Our Secret

(I am going to preface this post by stating this will probably be the most personal and real thing I ever publish on this website. I’ve debated on this for some time, mostly because I like to keep the lid on my personal life tightly sealed in the public world. But, over time I’ve come to understand that we aren’t alone, and a lot of people deal with what I am about to talk about, and because the way I process a lot of emotions is through the written word, I guess I felt it was time. I do have really GOOD news to share with you all, and I will, next post, I promise!)

Jordan and I don’t have kids. This is not a secret. Walk into our house and it becomes very evident that we don’t have kids. There aren’t toys littered across the living room floor, or stray binkies dotted along the counters. Our walls aren’t touched by random, involuntary acts of plagiarism sponsored by Crayola, and our guest rooms are equipped with adult-sized beds that are perpetually made. We don’t have kids. This is not a secret.

Most people see us as the couple who doesn’t want kids. I can see why. We’ve made no moves, purchases, or held any conversations of substantial length about our desire or plan to have kids. We’ve been together since 2005 and haven’t given any signal that children are on the way or even in the lineup. I love books. Jordan loves John Deere. I want to be a writer. Jordan wants to be CEO of the world. We love each other very much. Everyone knows this. But here’s the thing: we’ve been trying to have kids since the end of last year.

This is our secret.

In the beginning, it was all very new to me. Almost every decision we made since we were 18 was based on one single fact. We wanted to finish high school, and then college. We had plans for specific careers. These were our decisions. We didn’t want to get pregnant.

And we didn’t.

We got married, moved States, and started our jobs. I knew we would have kids somewhere down the line, but we wanted to wait until we felt like we were ready. It was our decision and we were happy. We didn’t want to get pregnant.

And we didn’t.

Time went by and a series of events and emotions unfolded that sent signals alerting us we were ready. I am not sure how or why this happened. I can’t say I woke up one morning and the decision was written on the wall, but gradually I had this increase in comfort and excitement over the possibility of children. I knew it was time. So, being the couple we are in that no decision is made hastily, we talked about it. A lot. We prayed about it. A lot. Then we took the steps to try and have kids. It was our decision and we were happy. We wanted to get pregnant.

And then we didn’t.

In the beginning, it was all very surprising  to me. Almost everything I had been told and believed would happen since puberty didn’t exactly fit the bill. I was thrown off course from the get-go. My “plans” went out the window the very first day. I adapted. I would be okay. I thought about it some more and did additional planning and changes to the calendar. My timeline was now tentative, but never canceled. So it was going to take longer than originally anticipated. No problem. I had the upmost confidence that we would get pregnant soon.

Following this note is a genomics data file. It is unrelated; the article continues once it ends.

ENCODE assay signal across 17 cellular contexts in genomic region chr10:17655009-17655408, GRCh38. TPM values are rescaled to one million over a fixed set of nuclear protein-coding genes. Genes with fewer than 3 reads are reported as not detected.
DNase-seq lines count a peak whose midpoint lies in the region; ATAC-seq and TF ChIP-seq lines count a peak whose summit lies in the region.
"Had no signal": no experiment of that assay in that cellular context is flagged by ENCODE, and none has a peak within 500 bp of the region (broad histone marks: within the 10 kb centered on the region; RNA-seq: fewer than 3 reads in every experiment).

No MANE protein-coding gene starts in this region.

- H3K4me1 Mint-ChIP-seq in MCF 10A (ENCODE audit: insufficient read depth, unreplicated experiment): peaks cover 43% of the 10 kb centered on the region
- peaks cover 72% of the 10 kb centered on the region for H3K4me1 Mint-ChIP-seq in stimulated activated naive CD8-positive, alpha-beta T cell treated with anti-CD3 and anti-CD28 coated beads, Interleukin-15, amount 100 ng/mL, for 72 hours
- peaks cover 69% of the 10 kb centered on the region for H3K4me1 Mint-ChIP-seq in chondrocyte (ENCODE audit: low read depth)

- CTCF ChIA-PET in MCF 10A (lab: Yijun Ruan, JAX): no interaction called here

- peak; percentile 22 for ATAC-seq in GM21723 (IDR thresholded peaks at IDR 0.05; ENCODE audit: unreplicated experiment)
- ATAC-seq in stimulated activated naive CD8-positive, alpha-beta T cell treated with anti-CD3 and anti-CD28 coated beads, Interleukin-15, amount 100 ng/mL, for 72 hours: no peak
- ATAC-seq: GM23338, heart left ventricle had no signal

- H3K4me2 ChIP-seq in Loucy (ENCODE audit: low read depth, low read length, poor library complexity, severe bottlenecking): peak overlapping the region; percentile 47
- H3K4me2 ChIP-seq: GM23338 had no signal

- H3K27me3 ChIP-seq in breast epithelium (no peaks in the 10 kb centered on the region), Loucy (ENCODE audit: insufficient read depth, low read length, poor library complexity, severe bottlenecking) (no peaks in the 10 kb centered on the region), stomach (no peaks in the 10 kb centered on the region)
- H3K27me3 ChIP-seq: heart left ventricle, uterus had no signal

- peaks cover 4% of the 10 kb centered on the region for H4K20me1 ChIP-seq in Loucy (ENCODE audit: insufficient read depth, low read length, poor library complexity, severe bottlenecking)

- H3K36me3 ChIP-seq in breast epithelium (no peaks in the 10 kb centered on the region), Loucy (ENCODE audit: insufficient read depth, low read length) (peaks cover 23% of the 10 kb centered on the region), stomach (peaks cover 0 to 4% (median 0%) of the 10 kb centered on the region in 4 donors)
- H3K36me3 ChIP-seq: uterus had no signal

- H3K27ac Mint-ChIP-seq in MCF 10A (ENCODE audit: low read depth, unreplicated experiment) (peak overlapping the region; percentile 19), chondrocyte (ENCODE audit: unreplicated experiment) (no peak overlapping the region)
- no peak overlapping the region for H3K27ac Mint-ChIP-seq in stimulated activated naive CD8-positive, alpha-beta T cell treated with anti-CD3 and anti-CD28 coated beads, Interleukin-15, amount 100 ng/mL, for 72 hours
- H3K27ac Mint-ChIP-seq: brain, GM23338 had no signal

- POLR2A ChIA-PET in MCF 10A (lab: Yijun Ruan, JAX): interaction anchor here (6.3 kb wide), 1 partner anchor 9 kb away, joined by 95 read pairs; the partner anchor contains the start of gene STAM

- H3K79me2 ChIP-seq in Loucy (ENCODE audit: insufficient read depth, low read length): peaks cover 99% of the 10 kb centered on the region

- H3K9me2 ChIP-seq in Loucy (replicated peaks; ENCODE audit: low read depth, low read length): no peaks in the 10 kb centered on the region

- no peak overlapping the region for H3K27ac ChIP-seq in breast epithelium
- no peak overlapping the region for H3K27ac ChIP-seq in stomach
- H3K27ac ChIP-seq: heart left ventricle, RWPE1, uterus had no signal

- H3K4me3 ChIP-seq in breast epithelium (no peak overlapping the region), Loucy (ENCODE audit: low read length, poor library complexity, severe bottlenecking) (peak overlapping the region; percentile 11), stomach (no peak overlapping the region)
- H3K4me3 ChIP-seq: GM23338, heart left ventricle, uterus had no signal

And then we didn’t.

No one prepares you for this. How can they? They’re too busy marching through every middle school and high school classroom barking the phrase, “if you have sex, you WILL get pregnant.” They scared you as a kid because they made it sound so easy, and why not? I had every reason to believe it would be. I am a practicing Catholic. My mother conceived and bore 8 children. Everything I had known and read, and was even taught in Sunday School, was that having kids was a part of our natural lives as human beings. To prevent it or even dismiss it was deviant behavior. I accepted this, and I took the simplicity of the matter for granted. It was going to be so easy, I thought. All I had to do was wait until the time was right for me and my husband, and then it would happen when we planned. Maybe not right away, but eventually. I never anticipated the situation that turned out to be the exact opposite of everything I believed. It wasn’t our decision and we were confused. We wanted to get pregnant.

And we couldn’t.

Before, I had watched friends and close family members struggle with infertility. I felt bad for them. I prayed for them. I had no idea what it felt like to want something as deeply as they did and be denied it over and over. I didn’t need to. It wasn’t me. And then one day, all at once, it was. I started doing the usual things. I bought an assortment of tests and loaded calendars on my iPad and computer for tracking purposes. I measured things. I timed things. And not once did the line turn blue, or the damn screen show a smiley face. Every week and every morning I woke up with new hope, telling myself over and over this would finally be the day. It tore me apart. Month after month, day after day, the emptiness on the tests speared my insides. Each negative result broke down the protective barrier I had built for myself until eventually there was nothing left. I couldn’t do it anymore. I threw away the tests. I quit trying. It was my decision and I was sad. All I wanted was to get pregnant.